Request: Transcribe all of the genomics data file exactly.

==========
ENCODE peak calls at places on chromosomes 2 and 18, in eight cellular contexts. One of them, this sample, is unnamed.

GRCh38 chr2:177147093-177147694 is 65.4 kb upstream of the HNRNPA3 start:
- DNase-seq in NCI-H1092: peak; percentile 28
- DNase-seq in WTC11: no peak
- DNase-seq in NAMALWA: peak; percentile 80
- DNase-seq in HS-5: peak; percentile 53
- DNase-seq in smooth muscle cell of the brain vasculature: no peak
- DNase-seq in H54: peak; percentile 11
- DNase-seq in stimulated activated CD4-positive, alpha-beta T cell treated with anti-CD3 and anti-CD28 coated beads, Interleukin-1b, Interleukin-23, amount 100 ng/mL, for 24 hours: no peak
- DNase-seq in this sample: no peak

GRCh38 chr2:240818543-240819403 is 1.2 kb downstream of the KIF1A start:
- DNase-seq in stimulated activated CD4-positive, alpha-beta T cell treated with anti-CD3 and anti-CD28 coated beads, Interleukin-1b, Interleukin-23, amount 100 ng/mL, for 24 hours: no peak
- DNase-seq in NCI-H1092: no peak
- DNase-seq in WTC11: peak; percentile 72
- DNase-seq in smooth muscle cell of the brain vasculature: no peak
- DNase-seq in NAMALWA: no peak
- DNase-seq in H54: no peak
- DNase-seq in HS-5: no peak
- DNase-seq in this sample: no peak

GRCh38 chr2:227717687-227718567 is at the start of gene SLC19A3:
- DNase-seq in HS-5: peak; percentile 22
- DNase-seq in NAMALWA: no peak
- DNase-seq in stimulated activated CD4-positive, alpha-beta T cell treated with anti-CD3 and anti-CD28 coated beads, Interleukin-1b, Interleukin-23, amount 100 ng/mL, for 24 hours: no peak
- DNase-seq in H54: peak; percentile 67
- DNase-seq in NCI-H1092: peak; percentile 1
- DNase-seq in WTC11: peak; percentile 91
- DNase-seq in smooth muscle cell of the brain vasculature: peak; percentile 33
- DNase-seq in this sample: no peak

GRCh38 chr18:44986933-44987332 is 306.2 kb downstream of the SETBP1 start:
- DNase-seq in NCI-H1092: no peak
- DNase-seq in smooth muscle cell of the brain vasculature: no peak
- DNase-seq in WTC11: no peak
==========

ENCODE peak calls at places on chromosomes 2 and 18, in eight cellular contexts. One of them, this sample, is unnamed.

GRCh38 chr2:177147093-177147694 is 65.4 kb upstream of the HNRNPA3 start:
- DNase-seq in NCI-H1092: peak; percentile 28
- DNase-seq in WTC11: no peak
- DNase-seq in NAMALWA: peak; percentile 80
- DNase-seq in HS-5: peak; percentile 53
- DNase-seq in smooth muscle cell of the brain vasculature: no peak
- DNase-seq in H54: peak; percentile 11
- DNase-seq in stimulated activated CD4-positive, alpha-beta T cell treated with anti-CD3 and anti-CD28 coated beads, Interleukin-1b, Interleukin-23, amount 100 ng/mL, for 24 hours: no peak
- DNase-seq in this sample: no peak

GRCh38 chr2:240818543-240819403 is 1.2 kb downstream of the KIF1A start:
- DNase-seq in stimulated activated CD4-positive, alpha-beta T cell treated with anti-CD3 and anti-CD28 coated beads, Interleukin-1b, Interleukin-23, amount 100 ng/mL, for 24 hours: no peak
- DNase-seq in NCI-H1092: no peak
- DNase-seq in WTC11: peak; percentile 72
- DNase-seq in smooth muscle cell of the brain vasculature: no peak
- DNase-seq in NAMALWA: no peak
- DNase-seq in H54: no peak
- DNase-seq in HS-5: no peak
- DNase-seq in this sample: no peak

GRCh38 chr2:227717687-227718567 is at the start of gene SLC19A3:
- DNase-seq in HS-5: peak; percentile 22
- DNase-seq in NAMALWA: no peak
- DNase-seq in stimulated activated CD4-positive, alpha-beta T cell treated with anti-CD3 and anti-CD28 coated beads, Interleukin-1b, Interleukin-23, amount 100 ng/mL, for 24 hours: no peak
- DNase-seq in H54: peak; percentile 67
- DNase-seq in NCI-H1092: peak; percentile 1
- DNase-seq in WTC11: peak; percentile 91
- DNase-seq in smooth muscle cell of the brain vasculature: peak; percentile 33
- DNase-seq in this sample: no peak

GRCh38 chr18:44986933-44987332 is 306.2 kb downstream of the SETBP1 start:
- DNase-seq in NCI-H1092: no peak
- DNase-seq in smooth muscle cell of the brain vasculature: no peak
- DNase-seq in WTC11: no peak